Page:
Is it so offensive that someone might actually feel good about themselves and feel okay sharing that online? We share new jobs, good grades, relationships, and pretty much everything else online, but sharing a flattering picture - differing from all those other tagged pictures only because you took it yourself - crosses the line?

In a world where 4% of women worldwide would call themselves beautiful, we should be celebrating women who have the confidence to post a picture and say to the Internet, "Hey, I feel beautiful today. Deal with it." We should be encouraging other women to feel beautiful just the way they are (filter or not). We should be building each other up, not tearing each other down. We should encourage ourselves to celebrate our own beauty, whether that comes in the form of a good grade, singing really loud in the car (with the windows down - free those dulcet tones!), or having a good hair day. And hell, take a picture of it if you want to. I bet it looks great.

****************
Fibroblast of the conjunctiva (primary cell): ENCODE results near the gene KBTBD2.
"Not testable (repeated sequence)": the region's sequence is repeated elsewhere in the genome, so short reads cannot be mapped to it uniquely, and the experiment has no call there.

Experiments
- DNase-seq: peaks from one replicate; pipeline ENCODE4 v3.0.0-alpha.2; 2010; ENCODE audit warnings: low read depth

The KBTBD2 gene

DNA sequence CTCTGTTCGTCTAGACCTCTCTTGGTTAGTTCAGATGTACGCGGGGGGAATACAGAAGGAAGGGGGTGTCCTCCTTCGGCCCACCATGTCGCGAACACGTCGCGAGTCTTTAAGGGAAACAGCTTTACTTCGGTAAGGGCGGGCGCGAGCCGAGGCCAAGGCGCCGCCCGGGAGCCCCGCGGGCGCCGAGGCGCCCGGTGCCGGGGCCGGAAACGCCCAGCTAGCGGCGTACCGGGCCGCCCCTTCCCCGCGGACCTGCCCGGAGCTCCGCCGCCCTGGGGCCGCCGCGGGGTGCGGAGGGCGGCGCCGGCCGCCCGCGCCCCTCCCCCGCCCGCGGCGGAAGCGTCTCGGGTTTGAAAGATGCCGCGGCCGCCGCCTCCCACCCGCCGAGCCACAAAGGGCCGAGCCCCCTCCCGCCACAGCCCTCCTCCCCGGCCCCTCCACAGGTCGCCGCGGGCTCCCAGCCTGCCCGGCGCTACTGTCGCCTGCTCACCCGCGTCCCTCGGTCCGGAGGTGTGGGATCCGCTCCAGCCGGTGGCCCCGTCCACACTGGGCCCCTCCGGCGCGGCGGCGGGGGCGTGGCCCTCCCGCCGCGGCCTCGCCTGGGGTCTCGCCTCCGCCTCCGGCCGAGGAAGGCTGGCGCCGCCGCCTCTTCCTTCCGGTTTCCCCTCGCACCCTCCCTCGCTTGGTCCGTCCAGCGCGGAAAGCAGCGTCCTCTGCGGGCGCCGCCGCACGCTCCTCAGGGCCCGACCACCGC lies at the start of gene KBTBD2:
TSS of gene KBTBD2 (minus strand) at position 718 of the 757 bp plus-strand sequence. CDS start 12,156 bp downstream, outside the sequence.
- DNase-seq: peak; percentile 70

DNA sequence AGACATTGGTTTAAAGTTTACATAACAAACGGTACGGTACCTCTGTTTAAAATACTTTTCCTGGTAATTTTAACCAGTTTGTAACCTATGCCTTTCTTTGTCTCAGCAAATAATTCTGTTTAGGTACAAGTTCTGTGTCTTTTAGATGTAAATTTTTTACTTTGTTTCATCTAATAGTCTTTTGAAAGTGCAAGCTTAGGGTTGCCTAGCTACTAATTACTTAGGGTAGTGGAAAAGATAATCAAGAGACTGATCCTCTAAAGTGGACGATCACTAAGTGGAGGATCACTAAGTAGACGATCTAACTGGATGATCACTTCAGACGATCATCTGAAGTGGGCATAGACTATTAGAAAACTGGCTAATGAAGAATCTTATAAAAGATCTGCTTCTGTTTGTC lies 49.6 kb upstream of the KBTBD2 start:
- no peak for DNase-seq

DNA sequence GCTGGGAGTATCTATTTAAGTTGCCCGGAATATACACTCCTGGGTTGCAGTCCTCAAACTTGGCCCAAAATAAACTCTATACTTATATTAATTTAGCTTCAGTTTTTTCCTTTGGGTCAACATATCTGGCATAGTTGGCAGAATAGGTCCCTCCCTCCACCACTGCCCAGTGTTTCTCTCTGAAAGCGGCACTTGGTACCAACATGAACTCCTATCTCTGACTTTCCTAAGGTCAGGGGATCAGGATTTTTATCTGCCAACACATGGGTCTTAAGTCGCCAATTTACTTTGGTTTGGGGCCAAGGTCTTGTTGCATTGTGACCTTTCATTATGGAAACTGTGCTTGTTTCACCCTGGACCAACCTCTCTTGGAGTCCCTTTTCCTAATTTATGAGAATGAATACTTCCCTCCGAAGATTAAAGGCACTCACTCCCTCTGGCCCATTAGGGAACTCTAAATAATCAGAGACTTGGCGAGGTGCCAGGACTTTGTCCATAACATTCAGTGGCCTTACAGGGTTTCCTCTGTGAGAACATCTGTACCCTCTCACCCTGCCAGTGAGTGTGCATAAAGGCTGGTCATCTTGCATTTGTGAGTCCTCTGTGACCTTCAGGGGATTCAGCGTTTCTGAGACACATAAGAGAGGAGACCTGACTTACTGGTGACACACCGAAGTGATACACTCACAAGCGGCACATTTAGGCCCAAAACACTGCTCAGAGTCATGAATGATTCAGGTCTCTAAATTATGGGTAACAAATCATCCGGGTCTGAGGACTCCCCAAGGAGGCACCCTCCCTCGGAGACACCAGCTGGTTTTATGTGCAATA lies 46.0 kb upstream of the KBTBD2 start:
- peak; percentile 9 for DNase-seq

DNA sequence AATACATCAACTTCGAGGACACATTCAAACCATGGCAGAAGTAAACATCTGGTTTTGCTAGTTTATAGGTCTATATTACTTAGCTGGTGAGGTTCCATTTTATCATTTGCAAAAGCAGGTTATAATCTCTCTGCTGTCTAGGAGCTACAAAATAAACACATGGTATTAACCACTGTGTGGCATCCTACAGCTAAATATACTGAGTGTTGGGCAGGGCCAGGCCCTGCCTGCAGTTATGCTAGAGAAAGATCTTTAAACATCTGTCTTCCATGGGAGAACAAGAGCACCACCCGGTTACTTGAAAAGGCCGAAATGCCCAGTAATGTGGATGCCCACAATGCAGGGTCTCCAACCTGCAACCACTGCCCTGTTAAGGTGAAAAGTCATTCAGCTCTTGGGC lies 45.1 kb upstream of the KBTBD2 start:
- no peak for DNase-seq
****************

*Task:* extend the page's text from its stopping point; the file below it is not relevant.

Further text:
At least on my Instagram feed, selfies appear all the time with a caption like, "Hey, just feeling pretty today! #nomakeup" The responses to those pictures in particular are really beautiful - 99% of the time, other women are building each other up. They say things like, "Wow, BABE ALERT," "You're always so beautiful," or "Screw makeup, you're so foxy!" Every time I see one, it warms my heart. 

I have an app called "BeauCoo" where women (of all shapes and sizes) can post their outfit pictures. It's meant to be a supportive community where you can see how specific clothing items might fit you, but the comments are always my favorite part. It doesn't matter what size, shape, face type, or skin color - the comments are always positive and uplifting.

When I see examples like that, I just can't throw all selfies in the "self-obsession & vanity" pile. I see a way for women to embrace themselves. I see a way to show the world that we refuse to make self-hate the norm. I see a way to embrace beauty however we'd like to. I see a way to raise that 4%.

How do you feel about selfies? Do you think they have redeeming quality?